Collection of Frozen Beetles Passes 20,000 Vials
By Jackson Landers
In early April, the University of Florida’s Forest Entomology Lab filled its 20,000th vial of bark- and ambrosia-beetle samples.
Vial No. 20,000 contains specimens of Gnathotrichus denticulatus, a pine-dwelling ambrosia beetle, collected in Arizona by Andrew Johnson, Ph.D., a UF faculty member who specializes in bark and ambrosia beetle identification and phylogeny in the lab.
The beetles in the collection “are a variety of species from all over the world, trapped by all kinds of different methods,” says Johnson. “Some of them represent vouchers for studies. … Some of them are large numbers [per vial] used for training purposes. Some of them are the data for ecological studies.”
The collection was started by the lab’s principal investigator, Jiri Hulcr, Ph.D., during his work as a research station manager in Papua New Guinea in the year 2000, in a collaboration of PIs from the South Bohemia University, the Smithsonian Institution, and the University of Minnesota.
“One of the perks of the job was being able to start a research project on my own,” says Hulcr, “so I started collecting bark beetles. It turned out that even the first few were incredibly interesting and also very poorly known, so I started a large experiment where I reared thousands of them, and that is what started our collection.”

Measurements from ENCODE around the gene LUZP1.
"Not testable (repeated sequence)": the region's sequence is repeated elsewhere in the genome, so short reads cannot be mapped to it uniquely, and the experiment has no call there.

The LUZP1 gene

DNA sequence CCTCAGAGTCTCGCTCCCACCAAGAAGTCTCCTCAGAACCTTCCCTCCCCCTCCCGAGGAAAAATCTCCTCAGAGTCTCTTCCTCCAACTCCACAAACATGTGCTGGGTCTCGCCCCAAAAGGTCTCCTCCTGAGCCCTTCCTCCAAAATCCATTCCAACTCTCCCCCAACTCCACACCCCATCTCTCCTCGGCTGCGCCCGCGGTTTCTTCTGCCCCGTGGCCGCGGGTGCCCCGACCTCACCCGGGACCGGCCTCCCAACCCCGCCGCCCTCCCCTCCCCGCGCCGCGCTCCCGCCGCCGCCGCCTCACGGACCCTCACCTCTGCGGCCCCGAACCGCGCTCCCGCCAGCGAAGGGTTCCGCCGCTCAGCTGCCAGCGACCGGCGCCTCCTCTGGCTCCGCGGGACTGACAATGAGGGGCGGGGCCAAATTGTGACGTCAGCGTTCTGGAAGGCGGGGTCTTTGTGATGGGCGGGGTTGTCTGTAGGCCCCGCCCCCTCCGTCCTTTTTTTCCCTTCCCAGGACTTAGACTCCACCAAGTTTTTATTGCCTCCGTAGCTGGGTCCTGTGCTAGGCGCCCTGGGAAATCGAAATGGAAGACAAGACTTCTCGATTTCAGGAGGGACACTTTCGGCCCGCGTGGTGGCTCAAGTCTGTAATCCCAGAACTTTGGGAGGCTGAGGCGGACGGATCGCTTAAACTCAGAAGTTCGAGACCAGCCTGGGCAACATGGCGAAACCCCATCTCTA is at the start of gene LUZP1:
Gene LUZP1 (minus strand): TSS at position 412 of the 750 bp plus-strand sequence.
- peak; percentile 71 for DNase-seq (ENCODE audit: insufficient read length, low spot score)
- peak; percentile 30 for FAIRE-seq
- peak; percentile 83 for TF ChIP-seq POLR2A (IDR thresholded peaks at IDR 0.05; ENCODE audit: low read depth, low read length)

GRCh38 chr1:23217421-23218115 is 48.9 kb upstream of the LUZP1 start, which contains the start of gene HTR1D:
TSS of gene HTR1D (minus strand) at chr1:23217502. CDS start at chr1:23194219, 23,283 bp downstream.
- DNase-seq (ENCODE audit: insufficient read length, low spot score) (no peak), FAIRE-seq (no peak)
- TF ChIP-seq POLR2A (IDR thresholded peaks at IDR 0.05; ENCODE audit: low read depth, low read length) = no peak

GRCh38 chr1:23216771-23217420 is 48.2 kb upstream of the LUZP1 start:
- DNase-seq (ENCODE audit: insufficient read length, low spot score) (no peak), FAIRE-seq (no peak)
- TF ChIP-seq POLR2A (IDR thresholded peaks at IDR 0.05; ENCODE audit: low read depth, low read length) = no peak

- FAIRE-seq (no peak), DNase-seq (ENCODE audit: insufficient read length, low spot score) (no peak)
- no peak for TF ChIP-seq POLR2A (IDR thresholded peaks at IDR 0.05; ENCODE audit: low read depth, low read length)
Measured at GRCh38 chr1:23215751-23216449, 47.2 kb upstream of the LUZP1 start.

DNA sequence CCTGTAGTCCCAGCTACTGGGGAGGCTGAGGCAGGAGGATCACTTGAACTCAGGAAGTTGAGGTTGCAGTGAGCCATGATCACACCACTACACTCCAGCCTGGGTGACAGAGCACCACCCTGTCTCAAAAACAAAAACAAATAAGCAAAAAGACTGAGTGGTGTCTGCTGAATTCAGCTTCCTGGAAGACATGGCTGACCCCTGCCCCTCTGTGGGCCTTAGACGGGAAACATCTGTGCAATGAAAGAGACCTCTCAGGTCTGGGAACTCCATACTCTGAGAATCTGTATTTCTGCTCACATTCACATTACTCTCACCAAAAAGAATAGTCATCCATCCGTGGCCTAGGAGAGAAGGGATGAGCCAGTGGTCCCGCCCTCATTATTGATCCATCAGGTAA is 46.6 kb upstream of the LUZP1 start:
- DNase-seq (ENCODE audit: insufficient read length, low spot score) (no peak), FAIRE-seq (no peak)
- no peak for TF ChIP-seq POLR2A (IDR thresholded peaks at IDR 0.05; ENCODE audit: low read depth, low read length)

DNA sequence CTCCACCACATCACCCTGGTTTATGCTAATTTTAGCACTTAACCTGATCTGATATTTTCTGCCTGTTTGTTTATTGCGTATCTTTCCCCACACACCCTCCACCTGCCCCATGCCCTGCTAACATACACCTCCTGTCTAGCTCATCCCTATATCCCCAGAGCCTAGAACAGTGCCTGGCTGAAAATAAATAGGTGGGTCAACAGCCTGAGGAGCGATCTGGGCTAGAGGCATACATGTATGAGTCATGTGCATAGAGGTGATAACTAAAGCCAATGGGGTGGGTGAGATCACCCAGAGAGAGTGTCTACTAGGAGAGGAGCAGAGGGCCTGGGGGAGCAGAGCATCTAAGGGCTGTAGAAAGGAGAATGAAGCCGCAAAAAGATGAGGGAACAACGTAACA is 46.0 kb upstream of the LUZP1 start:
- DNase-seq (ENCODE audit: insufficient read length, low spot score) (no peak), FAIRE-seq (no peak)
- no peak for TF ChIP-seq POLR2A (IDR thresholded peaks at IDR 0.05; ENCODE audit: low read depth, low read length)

During the ensuing 19 years, it has grown to become the largest cryo-collection of bark and ambrosia beetles in the world. Some other institutions, including the Smithsonian National Museum of Natural History, have greater species diversity, but their collections are largely pinned at room temperature rather than frozen, limiting their utility for the study of DNA and the beetle’s fungal symbionts. All of the beetles (which number somewhere over 115,000 among the 20,000 vials) in the UF collection are held continuously at –80 degrees Celsius.
However, the collection frequently loses specimens, as well—deliberately.
“We send reference collections out all around the world,” Johnson says.
One of the strategic goals of the UF collection is to provide extra specimens that are regularly grouped together and shipped out as reference collections that are kept on hand for other scientists and foresters who need to rapidly identify bark and ambrosia beetles in the event of a suspected outbreak that threatens forests. Funding for the reference collections has been provided by organizations including the United Nations and U.S. Department of Agriculture.
A digitized database of the collection is being constructed and is expected to be available online by the end of 2019. It will include photos, taxonomy and information about interactions between the insects, plants and fungi. Stay tuned!
Jackson Landers is strategic science communicator at the UF/IFAS Emerging Threats to Forests Research Group. Email: email@example.com.
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